The company will seal its Burger J well west of Barrow and has no plans to drill at its Burger V well, Smith said.

The two rigs — the Polar Pioneer and the Noble Discoverer — will head south, along with dozens of support vessels.

“I’m not surprised,” Cindy Giglio, a senior analyst with IHS Energy, said of the announcement, citing low commodity prices, potential state tax hikes and Shell’s ongoing merger with U.K. energy company BG.

Prices have dropped “$75 or so since they committed” to the project, Giglio said.

And given Alaska’s financial troubles, the environment may not be as friendly as Shell would like, particularly given the merger taking up much of the company’s focus, Giglio said.

Implications for Alaska

But from a state standpoint, there’s not much Alaska has to offer in term of a financial break — the state has no authority to tax offshore oil in federal waters, and no rights to royalties from the drilling there.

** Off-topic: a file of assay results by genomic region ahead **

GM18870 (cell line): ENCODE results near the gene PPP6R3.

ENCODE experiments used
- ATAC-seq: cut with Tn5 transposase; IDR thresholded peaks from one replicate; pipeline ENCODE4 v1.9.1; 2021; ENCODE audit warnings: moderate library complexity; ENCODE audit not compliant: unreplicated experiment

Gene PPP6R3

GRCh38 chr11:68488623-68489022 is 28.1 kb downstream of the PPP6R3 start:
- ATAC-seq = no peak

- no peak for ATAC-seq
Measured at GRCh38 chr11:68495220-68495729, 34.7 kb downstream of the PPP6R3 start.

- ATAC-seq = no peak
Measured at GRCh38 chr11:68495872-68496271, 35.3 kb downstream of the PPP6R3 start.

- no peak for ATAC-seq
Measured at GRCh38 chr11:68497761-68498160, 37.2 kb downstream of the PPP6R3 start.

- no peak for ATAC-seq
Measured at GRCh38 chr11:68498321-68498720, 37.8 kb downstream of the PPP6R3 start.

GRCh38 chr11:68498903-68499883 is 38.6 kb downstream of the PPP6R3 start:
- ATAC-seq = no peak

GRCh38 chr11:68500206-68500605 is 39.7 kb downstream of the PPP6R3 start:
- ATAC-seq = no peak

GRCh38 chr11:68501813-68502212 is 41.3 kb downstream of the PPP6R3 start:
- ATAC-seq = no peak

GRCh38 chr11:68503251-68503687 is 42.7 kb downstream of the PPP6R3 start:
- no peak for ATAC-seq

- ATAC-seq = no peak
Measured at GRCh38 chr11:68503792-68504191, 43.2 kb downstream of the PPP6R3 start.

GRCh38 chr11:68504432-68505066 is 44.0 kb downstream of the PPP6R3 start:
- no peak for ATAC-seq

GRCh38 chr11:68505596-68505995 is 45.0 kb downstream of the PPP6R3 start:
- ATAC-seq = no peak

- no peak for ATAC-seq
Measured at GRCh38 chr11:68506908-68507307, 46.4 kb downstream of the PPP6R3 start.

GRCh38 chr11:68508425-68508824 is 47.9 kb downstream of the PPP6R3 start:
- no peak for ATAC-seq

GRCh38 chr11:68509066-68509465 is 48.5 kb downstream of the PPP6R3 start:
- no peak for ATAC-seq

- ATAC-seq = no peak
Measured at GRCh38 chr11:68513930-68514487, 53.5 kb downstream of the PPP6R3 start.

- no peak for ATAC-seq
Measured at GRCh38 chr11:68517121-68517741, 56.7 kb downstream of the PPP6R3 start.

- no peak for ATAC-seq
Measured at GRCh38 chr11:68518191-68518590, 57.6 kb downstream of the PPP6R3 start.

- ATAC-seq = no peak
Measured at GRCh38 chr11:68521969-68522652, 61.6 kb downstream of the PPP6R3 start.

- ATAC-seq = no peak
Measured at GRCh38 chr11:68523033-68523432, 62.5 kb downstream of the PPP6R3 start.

Alaska Gov. Bill Walker said Monday  he contacted the White House to set up meetings to discuss the impact of the decision, as well as drilling in the Arctic National Wildlife Refuge.

“While the company’s recent announcement is disappointing, it is a reminder that underscores the need for Alaska to drive its own destiny through development of known gas resources, as well as rich oil reserves in a small area of ANWR,” Walker said.

The chances for success weren’t great from the start, Giglio said. “To drill one well and expect one well to be fantastic,” the odds aren’t good. “That’s not how exploration works,” she said.